The security device includes a housing unit comprised of a top cover and a bottom cover, a cup, collar or extension attached to a caster assembly comprised of a wheel cradled in and having an axle mounted to a forked frame, which is pivotally coupled to a mounting stud such that the forked frame and wheel can pivot about a vertical pivot axis, with the axle of the wheel (which defines an axis of rotation of the wheel) offset horizontally from the vertical pivot axis. This geometry provides a stable assembly in which the wheel axle will tend to trail the vertical pivot axis when a horizontal motive force is applied to the cart, the axle tending to align perpendicularly to the direction of motion of the cart.

The housing unit is attached to the frame of a transport device such as a cart by removing the existing caster and wheel and replacing it with the security device by passing the metal mounting stud through the housing unit and operatively coupling the stud to the frame of the cart. The housing unit also includes a locking element that is capable of moving into positions to inhibit wheel rotation or swivel about the vertical pivot axis and being disengaged such that wheel movement about the vertical pivot axis is no longer inhibited. The locking element is in one form of a pin that resides in a housing in the bottom cover and is capable of sliding into and out of notches strategically formed in the cup, collar or extension. Motor means are provided for moving the element back and forth through a lever that can be cam operated. When the element is activated by the motor, the moveable element is deployed and biased against the cup or securely received in one of the cup's notches, fixing the wheel at an acute angle relative to the normal forward or reverse direction of the cart such that the cart can now only move in a circular direction. Thus, the locking element does not act as a “brake” or “stop” for the cart wheel, rather it inhibits its direction of travel to a restricted circular path.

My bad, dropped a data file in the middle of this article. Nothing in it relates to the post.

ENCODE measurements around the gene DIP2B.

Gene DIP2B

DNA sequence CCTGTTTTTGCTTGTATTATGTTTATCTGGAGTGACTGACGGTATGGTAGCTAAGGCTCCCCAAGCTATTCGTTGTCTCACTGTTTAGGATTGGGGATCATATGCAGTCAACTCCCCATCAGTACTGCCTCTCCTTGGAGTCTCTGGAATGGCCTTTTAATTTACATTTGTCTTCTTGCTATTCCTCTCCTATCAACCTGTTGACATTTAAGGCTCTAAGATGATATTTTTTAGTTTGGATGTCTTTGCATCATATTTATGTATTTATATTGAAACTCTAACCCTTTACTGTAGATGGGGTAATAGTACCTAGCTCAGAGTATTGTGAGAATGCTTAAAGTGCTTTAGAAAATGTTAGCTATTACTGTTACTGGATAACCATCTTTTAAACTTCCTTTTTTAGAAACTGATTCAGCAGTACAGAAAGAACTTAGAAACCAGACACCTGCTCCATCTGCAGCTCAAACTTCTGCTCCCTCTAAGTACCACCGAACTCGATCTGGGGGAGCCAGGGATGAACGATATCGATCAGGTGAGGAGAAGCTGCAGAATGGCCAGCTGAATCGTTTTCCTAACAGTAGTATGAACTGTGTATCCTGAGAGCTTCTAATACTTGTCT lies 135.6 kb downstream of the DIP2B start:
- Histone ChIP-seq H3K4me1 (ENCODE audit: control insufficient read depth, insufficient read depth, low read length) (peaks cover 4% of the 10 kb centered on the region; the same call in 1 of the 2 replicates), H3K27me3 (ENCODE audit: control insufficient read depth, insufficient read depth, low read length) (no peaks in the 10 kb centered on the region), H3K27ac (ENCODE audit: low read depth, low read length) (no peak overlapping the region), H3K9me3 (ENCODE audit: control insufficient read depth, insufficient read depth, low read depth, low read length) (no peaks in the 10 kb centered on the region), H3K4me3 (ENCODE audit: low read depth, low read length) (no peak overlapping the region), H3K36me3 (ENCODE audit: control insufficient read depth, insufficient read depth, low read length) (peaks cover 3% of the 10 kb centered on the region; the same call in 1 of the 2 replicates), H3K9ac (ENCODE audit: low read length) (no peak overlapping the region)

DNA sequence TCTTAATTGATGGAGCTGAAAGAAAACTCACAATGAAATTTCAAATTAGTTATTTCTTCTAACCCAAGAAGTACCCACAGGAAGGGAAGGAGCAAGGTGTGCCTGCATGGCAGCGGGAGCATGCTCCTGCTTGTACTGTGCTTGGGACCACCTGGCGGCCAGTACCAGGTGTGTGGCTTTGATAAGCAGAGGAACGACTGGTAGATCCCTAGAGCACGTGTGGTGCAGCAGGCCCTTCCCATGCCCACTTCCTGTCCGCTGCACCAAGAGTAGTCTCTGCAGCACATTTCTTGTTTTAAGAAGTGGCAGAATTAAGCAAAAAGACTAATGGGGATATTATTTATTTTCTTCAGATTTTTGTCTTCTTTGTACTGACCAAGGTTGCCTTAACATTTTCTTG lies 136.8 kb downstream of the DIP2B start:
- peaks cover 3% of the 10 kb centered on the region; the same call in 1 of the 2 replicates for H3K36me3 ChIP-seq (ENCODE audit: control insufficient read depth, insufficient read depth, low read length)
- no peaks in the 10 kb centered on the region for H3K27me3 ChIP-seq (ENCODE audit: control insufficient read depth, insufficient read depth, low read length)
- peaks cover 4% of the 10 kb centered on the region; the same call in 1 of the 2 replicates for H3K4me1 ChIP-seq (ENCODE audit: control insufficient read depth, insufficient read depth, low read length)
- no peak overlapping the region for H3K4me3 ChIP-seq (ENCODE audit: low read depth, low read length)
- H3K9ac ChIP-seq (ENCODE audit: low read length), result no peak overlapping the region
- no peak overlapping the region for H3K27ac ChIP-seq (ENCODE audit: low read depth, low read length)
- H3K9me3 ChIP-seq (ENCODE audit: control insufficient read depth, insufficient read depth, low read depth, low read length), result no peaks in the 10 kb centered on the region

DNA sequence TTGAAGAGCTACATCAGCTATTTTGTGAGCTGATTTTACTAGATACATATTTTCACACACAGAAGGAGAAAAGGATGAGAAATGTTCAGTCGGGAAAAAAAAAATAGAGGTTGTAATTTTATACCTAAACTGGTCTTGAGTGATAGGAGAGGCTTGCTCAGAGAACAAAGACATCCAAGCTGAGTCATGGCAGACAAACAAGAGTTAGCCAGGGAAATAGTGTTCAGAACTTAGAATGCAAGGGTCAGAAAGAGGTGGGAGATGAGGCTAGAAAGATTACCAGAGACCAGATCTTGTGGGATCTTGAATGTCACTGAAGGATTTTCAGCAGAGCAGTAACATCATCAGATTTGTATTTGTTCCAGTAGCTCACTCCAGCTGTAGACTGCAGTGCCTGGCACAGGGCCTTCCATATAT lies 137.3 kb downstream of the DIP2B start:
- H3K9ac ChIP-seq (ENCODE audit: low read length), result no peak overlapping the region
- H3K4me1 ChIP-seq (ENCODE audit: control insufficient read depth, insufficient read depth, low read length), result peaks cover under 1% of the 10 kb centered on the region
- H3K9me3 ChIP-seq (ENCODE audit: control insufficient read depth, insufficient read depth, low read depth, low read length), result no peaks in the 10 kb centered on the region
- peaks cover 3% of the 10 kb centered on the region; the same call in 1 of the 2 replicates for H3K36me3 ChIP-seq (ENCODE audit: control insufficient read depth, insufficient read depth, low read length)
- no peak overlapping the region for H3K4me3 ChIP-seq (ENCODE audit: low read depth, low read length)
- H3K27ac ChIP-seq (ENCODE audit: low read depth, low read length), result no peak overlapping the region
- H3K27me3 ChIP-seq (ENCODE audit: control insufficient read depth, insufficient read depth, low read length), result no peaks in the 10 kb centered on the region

The present invention further includes a control system for activating the motor correlative to a user-defined value or event. The control system includes a transducer that outputs signals correlative to cart motion. The control system processes the output signals and compares the results to the user defined value or event which in accordance to one aspect of the present invention results in the control system being placed in a lockup mode wherein the motor is activated as delineated hereinabove and the moveable element is deployed and securely received in one of, for example, the cup's notches or deployed and biased against the cup wherein when a certain angle of rotation of the wheel about the vertical pivot axis is achieved it causes the moveable element to be securely received in one of the cup's notches for fixing the wheel at an acute angle relative to the normal forward or reverse direction of the cart such that the cart can now only move in a circular motion.

A receiver is also employed in the control system and operates in conjunction with one or more signal transmitters. By way of example, the receiver recognizes a code originating from one or more signal transmitters. The receiver, upon receipt of the signal from one or more transmitters, can produce a signal, through a decoder which is transferred to a microcomputer capable of functioning to, inter alia, ACTIVATE, DEACTIVATE, LOCKUP, and UNLOCK the device of the present invention. The transmitter receiver combination may be employed to function in a SET DISTANCE mode thereby determining the time or distance that the cart will be permitted to travel before the LOCKUP mode is triggered.

OBJECTS OF THE INVENTION

Accordingly, it is a primary object of the present invention to provide a new and novel security device and method for a swivel caster attachable to a transport device such as a shopping cart, stroller or the like.

It is a further object of the present invention to provide a device as characterized above which is capable of electronically determining the distance traveled by the transport device and triggering a locking element to inhibit the movement of a wheel about a vertical pivot axis such that the transport device to which the wheel is attached can only move in a circular direction.

It is a further object of the present invention to provide a device as characterized above which limits the distance of travel of a transport device to preclude the transport device from being removed from a predesignated area.

It is a further object of the present invention to provide a device as characterized above which is capable of restricting the directional path of the transport device upon receipt of a signal or after having traveled a preset distance or for a preset period of time.

It is a further object of the present invention to provide a device as characterized above which is capable of operating in multiple modes and may be manipulated remotely.

It is a further object of the present invention to provide a device as characterized above which is less susceptible to weather conditions than known prior art devices.

It is a further object of the present invention to provide a device as characterized above that is less susceptible to wheel wear than known prior art devices.

It is a further object of the present invention to provide a device as characterized above which is less susceptible to vandalism than known prior art devices.